A $437 million electric vehicle (EV) infrastructure program was approved by the California Public Utilities Commission expanding EV charging throughout Southern California. Southern California Edison’s (SCE) Charge Ready 2 program will add 38,000 new charging stations over the course of the next four years.
In a 5-0 vote by the CPUC, the program is the “largest single program for any utility in the country, and it establishes strong goals to increase access to clean transportation options in historically underserved communities,” a press release stated.
“We applaud the Commission on today’s unanimous vote to approve the Charge Ready 2 program, which puts equity front and center in Southern California’s leading charge to expand electric vehicle charging stations and reduce pollution from transportation,” Joe Halso, an attorney for Sierra Club, said. “This program marks the largest single program for any utility in the nation, a major win for clean air and healthier communities.”
The approved program is designed to help reach “California’s goal of attaining a 40 percent reduction of greenhouse gas emissions from 1990 levels by 2030 and an 80 percent reduction by 2050,” according to the CPUC. It will help make “electric vehicle charging available in apartment complexes and workplaces, with a critical priority on expanding infrastructure in low-income neighborhoods.”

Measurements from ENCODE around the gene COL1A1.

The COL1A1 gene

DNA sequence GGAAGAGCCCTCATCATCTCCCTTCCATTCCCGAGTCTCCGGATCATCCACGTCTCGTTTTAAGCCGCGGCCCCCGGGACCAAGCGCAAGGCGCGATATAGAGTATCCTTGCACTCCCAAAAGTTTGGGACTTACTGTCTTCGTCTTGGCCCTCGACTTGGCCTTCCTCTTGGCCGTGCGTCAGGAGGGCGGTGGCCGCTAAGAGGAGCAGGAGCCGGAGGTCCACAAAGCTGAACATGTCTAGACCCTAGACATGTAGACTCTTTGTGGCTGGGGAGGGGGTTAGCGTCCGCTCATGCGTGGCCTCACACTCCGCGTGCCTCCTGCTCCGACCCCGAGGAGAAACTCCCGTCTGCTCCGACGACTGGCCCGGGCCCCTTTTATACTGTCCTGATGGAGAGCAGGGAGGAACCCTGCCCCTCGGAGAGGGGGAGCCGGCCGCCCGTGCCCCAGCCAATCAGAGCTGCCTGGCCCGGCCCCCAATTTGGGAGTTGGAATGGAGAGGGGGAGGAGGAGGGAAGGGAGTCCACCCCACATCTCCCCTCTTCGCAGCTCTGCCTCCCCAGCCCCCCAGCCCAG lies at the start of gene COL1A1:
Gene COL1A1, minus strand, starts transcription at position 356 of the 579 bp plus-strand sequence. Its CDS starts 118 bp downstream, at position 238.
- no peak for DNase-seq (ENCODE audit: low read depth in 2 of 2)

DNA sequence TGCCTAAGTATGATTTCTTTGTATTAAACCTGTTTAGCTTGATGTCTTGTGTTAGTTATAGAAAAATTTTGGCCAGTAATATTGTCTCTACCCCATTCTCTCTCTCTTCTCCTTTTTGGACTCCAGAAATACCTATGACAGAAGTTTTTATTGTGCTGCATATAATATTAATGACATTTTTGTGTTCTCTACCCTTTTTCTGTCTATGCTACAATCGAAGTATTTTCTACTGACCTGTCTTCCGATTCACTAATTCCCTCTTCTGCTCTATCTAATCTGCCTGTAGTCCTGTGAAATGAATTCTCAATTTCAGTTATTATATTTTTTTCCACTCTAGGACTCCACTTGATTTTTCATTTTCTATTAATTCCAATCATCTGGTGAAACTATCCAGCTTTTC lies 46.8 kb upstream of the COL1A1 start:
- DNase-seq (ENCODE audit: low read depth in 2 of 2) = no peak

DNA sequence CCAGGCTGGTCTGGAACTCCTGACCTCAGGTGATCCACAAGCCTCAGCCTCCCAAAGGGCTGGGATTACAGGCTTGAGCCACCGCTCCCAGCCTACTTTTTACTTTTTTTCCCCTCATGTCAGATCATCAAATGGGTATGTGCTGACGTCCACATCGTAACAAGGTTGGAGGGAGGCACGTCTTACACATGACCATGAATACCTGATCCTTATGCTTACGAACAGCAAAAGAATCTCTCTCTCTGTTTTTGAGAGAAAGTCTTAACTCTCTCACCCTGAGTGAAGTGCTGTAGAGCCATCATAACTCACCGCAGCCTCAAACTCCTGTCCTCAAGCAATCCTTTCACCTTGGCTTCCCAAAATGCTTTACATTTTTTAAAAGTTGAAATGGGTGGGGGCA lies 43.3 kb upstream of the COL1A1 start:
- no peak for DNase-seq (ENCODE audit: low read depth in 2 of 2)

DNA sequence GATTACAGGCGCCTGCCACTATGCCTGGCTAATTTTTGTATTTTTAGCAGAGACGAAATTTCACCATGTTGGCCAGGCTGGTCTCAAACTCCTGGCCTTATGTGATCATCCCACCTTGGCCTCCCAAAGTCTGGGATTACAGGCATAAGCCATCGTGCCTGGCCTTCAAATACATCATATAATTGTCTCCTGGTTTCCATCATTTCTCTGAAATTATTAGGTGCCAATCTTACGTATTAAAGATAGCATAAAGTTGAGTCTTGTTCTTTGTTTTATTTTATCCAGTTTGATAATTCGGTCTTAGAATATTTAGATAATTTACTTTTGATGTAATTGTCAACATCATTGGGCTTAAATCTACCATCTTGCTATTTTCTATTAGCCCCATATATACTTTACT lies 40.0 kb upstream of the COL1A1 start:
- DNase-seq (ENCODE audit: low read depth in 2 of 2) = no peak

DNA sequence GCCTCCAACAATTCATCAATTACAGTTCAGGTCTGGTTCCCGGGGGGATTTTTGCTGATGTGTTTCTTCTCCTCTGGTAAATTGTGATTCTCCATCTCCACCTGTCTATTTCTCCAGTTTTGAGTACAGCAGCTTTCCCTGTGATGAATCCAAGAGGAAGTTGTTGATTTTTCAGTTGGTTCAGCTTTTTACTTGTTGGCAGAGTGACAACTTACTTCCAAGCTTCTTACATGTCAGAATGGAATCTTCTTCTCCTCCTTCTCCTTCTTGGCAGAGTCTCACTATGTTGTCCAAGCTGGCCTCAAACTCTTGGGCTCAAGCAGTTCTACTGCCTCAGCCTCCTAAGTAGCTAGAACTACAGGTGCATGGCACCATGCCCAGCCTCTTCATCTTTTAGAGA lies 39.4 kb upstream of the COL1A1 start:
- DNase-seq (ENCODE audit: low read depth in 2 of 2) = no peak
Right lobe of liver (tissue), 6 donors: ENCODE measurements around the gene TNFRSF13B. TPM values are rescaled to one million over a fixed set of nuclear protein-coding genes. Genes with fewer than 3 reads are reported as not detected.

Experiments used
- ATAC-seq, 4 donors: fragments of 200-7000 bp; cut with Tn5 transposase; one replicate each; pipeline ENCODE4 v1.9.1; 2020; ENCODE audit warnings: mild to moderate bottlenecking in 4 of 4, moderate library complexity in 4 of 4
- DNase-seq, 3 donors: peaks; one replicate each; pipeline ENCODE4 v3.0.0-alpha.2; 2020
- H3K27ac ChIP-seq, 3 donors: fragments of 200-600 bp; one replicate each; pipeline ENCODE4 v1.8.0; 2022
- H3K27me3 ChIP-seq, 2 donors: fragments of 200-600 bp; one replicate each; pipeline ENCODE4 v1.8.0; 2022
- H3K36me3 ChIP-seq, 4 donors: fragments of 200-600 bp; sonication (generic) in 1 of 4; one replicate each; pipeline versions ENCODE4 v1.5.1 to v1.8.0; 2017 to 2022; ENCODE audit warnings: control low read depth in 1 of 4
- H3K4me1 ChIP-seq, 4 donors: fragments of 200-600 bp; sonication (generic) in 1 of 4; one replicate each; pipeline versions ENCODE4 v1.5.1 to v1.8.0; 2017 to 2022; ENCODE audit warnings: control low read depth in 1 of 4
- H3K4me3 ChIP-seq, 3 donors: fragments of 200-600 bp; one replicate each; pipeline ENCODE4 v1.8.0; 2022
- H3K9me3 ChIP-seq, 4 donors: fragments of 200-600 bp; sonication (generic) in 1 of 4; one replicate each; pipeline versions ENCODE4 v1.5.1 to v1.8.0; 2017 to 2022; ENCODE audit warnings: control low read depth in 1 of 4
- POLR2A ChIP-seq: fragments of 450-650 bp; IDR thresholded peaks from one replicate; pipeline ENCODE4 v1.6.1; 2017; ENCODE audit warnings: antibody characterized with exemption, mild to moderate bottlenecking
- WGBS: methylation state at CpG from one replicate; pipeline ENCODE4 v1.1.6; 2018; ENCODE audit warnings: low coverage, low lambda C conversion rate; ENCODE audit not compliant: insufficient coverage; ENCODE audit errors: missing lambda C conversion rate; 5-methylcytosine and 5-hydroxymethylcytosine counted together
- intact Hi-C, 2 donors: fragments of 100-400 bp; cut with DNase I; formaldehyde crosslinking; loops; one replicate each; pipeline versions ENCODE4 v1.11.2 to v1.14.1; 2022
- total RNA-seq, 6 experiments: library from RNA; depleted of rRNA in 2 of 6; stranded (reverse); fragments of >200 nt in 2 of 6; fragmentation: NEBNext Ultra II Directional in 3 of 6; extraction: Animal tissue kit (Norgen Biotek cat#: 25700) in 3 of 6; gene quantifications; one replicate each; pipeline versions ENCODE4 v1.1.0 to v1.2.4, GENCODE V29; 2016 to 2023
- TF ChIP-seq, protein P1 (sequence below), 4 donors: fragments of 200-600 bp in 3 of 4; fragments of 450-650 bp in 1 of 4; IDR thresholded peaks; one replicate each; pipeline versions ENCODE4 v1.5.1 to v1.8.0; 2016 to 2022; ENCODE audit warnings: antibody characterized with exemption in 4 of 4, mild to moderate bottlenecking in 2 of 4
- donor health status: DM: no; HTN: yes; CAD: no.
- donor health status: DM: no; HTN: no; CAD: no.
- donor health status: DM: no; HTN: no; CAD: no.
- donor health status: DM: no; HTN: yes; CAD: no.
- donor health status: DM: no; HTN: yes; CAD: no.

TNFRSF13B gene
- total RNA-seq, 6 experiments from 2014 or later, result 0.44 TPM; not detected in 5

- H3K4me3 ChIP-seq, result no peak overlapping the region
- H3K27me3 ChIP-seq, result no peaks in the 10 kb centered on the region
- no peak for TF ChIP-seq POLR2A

Some of the highlights of the program outlined in the press release include:
- “Make-ready” infrastructure for charging stations at workplaces and multi-unit dwellings, and to support the electrification of fleet vehicles; “turnkey” infrastructure solutions for charging stations at multi-unit dwellings; and rebates to ensure newly constructed buildings are EV-ready;
- Strong commitments to serve disadvantaged communities, including a 50 percent target for “make-ready infrastructure;” a 100 percent target for “turn-key solutions,” and a 30 percent target for new construction rebates;
- $14.5 million for dedicated education and outreach efforts.
To date, more than $2.1 billion in utility-driven EV infrastructure programs have been approved by regulators in California and across the country. New York regulators recently approved a $701 million program among its electric utilities.
“We applaud California for its precedent-setting leadership on vehicle electrification and will continue to advocate for model policies to expand EV charging infrastructure in communities around the nation,” Halso said.